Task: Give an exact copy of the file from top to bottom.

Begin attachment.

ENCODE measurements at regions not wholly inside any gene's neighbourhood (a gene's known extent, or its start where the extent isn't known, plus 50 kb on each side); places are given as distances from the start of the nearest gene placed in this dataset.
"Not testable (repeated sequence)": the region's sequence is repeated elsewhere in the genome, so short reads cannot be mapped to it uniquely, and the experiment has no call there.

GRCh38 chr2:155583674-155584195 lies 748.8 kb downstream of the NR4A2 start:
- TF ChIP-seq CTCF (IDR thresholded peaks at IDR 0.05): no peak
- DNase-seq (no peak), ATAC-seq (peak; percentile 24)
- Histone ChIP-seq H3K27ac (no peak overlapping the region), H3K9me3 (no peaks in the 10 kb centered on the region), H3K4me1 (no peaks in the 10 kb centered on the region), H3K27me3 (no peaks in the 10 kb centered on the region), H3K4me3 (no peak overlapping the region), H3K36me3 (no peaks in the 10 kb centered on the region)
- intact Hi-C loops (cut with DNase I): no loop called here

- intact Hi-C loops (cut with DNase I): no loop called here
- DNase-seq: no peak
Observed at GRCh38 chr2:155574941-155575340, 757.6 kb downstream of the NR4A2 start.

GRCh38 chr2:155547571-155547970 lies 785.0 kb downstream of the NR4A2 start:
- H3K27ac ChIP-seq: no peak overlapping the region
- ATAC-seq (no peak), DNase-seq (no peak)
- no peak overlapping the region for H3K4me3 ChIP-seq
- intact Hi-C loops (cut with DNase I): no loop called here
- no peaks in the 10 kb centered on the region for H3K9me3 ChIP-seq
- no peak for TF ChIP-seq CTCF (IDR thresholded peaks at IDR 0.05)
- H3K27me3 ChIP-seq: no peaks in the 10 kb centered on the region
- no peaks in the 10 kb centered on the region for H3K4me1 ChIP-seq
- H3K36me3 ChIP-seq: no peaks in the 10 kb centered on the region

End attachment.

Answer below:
ENCODE measurements at regions not wholly inside any gene's neighbourhood (a gene's known extent, or its start where the extent isn't known, plus 50 kb on each side); places are given as distances from the start of the nearest gene placed in this dataset.
"Not testable (repeated sequence)": the region's sequence is repeated elsewhere in the genome, so short reads cannot be mapped to it uniquely, and the experiment has no call there.

GRCh38 chr2:155583674-155584195 lies 748.8 kb downstream of the NR4A2 start:
- TF ChIP-seq CTCF (IDR thresholded peaks at IDR 0.05): no peak
- DNase-seq (no peak), ATAC-seq (peak; percentile 24)
- Histone ChIP-seq H3K27ac (no peak overlapping the region), H3K9me3 (no peaks in the 10 kb centered on the region), H3K4me1 (no peaks in the 10 kb centered on the region), H3K27me3 (no peaks in the 10 kb centered on the region), H3K4me3 (no peak overlapping the region), H3K36me3 (no peaks in the 10 kb centered on the region)
- intact Hi-C loops (cut with DNase I): no loop called here

- intact Hi-C loops (cut with DNase I): no loop called here
- DNase-seq: no peak
Observed at GRCh38 chr2:155574941-155575340, 757.6 kb downstream of the NR4A2 start.

GRCh38 chr2:155547571-155547970 lies 785.0 kb downstream of the NR4A2 start:
- H3K27ac ChIP-seq: no peak overlapping the region
- ATAC-seq (no peak), DNase-seq (no peak)
- no peak overlapping the region for H3K4me3 ChIP-seq
- intact Hi-C loops (cut with DNase I): no loop called here
- no peaks in the 10 kb centered on the region for H3K9me3 ChIP-seq
- no peak for TF ChIP-seq CTCF (IDR thresholded peaks at IDR 0.05)
- H3K27me3 ChIP-seq: no peaks in the 10 kb centered on the region
- no peaks in the 10 kb centered on the region for H3K4me1 ChIP-seq
- H3K36me3 ChIP-seq: no peaks in the 10 kb centered on the region